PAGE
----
And this is where I think the self-love and kindness came in, allowing myself to feel that, not making it wrong, not beating myself up for having that “emotional breakdown”, giving myself the space to feel that fear, and that uncertainty and that sense of loss, and then be in a place where I can ask myself, “Now what? How is this serving me? How can this serve me? How can I find a light in this darkness right now?”, right? And making the time to actually ask those questions and self-reflect, which is what you were sharing, right? Is just, making this time to go inward and see where is the light in this opportunity?

And for me, it’s resulted in a great big light, and while it’s a real challenge and difficult and I can acknowledge that it is, I can also choose to focus my energy on what can I control? What can I create now? How is this loss shifting me into a possible triumph, even if I can’t see it yet? Right? I’m now, for the first time ever offering virtual yoga classes, I just finished teaching one right now before jumping on this interview. I started my podcast which has been on a shelf for three plus years. I’m like, “Now’s the time to get it done.”, and feeling you know, uncomfortable and scared all along the way, but allowing myself, the kindness to feel that and move forward at the same time. And that’s how I interpret your tip and what you just shared, and how you created your own path from loss to triumph, right? Is through allowing yourself to sit in that darkness and sit in that cell, literally, in your cell and say, “What can I do for myself to refine myself?”, you take up yoga, you take up reading, you take up, you know other things that are positive and productive to move you forward.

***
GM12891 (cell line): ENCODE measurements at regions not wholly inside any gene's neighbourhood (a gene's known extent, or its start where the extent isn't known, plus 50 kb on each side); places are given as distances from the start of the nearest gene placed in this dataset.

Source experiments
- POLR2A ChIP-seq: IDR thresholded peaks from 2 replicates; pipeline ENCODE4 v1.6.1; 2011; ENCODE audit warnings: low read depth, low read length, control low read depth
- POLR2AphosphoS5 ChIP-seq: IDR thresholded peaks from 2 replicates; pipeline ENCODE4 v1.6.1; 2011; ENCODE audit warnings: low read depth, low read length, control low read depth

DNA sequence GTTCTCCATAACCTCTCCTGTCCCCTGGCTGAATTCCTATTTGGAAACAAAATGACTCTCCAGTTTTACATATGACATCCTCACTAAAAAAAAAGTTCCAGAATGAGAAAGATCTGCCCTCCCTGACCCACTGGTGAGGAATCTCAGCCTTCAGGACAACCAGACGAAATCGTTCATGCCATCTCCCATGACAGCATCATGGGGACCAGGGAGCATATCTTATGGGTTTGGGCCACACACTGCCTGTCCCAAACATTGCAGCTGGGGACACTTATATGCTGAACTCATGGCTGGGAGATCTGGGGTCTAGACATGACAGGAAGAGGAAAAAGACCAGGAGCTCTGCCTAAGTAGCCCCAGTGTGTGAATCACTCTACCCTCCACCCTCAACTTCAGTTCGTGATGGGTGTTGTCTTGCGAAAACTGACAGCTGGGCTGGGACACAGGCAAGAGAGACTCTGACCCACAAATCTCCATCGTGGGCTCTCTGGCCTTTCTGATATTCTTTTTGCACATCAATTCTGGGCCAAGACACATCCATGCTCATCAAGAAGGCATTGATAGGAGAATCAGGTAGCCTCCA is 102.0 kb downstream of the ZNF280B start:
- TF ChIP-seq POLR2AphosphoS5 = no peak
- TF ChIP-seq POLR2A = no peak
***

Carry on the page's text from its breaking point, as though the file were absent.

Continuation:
[14:30] Sheena: Absolutely Marly. And, you know, and I think when we speak even of productivity, because a lot of times I know that can bring upon a lot of pressure, especially in times like these where, you know, we’re so emotional and then some days we wake up and we want to conquer the world, right? We have like this to-do list and all these goals and we want to tackle all of them, and we have all this energy and then there’s other days where it’s totally the contrary. We are feeling maybe bummed out, we’re feeling tired, we’re feeling like we have no energy, we’re kind of low in– our moods are low or, you know, all these different things are happening. I think that productivity is very relative, and even, I think everything adds up at the end of the day. So, even if the steps towards being productive are small, or if we pause, and like you said, just pausing is so important. You know, there’s that moment where in order for you to move forward, maybe later on tomorrow, it means you need to just sit and maybe watch TV or do nothing, then by all means, you need to honor that, we all need to honor that. It doesn’t mean that because you did that you have set yourself back, or you’re not being productive, that is a way of you being productive; you’re producing. What is productivity at the end of the day? It’s producing, so you’re producing a state of mind that will ultimately give you a better result. And perhaps the next day when you wake up, you’re going to feel a lot better and now you can tackle other things from a different space and a different energy.